He has run races in Ontario since 2014, but, this is the first time the Fall Classic was held in Paris, but he thinks the race may have found a permanent home.

“This is a perfect location for us,” he said. “It's nice and open, no obstructions and there is an inside space for us in case it rains.”

Paris Junction Hobbies sponsored the race and set up an emergency mechanical station where pilots who crashed could have a place to go to get the parts and support they needed to get back into the air quickly.

Brandon McLaughlin, technical sales for the local hobby shop said it was their first sponsorship of a race and they planned to do it again and expand their product line for FPV drones and many other similar sports.

“It was definitely a great experience. I got to meet customers from all over the province and outside the province,” he said. “It is an up and coming sporting event and to be able to be part of that growth is definitely something we want to do.”

Jerome Demers, drove eight hours from Quebec to participate in the race, but he really enjoys another aspect of the sport- he likes to build his own drones and tinker with their frames and mechanics.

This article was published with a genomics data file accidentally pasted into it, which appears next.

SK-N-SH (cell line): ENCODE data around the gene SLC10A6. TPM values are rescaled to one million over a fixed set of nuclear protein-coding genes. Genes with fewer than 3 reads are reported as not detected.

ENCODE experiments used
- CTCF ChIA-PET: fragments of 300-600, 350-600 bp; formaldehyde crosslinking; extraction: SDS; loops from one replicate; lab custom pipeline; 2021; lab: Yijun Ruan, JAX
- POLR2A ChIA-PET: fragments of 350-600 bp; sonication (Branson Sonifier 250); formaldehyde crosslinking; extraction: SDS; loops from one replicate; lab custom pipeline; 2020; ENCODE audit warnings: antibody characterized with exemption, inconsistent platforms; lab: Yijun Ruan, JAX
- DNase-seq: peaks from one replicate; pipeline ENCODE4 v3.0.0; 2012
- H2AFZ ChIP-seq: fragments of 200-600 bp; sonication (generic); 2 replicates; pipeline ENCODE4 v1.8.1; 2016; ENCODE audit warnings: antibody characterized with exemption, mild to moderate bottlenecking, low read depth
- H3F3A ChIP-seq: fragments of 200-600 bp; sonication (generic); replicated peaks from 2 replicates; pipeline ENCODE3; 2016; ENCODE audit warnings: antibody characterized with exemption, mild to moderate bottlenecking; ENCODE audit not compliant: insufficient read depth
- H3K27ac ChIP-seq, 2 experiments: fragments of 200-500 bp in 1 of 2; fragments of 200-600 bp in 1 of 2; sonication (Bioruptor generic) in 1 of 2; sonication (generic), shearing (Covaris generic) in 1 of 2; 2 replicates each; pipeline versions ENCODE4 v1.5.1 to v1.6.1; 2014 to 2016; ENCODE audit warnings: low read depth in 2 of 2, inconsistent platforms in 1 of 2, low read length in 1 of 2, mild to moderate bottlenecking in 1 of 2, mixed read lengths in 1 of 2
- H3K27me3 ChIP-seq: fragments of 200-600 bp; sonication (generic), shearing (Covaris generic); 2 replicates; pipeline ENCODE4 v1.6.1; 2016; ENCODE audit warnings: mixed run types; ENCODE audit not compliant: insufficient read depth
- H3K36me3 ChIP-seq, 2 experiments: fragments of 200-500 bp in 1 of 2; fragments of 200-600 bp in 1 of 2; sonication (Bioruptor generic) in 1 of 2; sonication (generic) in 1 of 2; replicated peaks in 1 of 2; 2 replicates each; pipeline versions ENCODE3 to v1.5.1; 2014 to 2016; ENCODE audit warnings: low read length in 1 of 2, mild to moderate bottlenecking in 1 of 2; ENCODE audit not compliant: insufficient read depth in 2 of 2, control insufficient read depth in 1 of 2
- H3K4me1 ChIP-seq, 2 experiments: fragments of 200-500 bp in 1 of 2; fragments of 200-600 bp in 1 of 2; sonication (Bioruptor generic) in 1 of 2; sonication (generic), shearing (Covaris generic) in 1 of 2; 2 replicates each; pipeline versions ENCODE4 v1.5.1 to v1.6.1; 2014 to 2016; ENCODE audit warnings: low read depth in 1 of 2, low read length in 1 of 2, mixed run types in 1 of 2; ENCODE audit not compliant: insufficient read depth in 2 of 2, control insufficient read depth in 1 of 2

“I've always been interested in robotics and the mechanical aspect of the sport is interesting,” he said. “It's also the challenge. You know you can always get better and you always know you didn't do something right, you are always trying to get better and go further.”

Flying high while sitting still

News Oct 18, 2016 by Victoria Gray Brant News

When Ben Davis puts on his goggles he can fly like a fighter pilot.

“I can do things with the drone people only dream of, but there is no danger,” he said.

David flew from Newfoundland to fly his drone in the 2016 FPV Fall Classic Drone Race at the Paris Fair Grounds on Saturday and Sunday.

“I usually try to get out to a few races a year,” he said. “This race is really good quality.”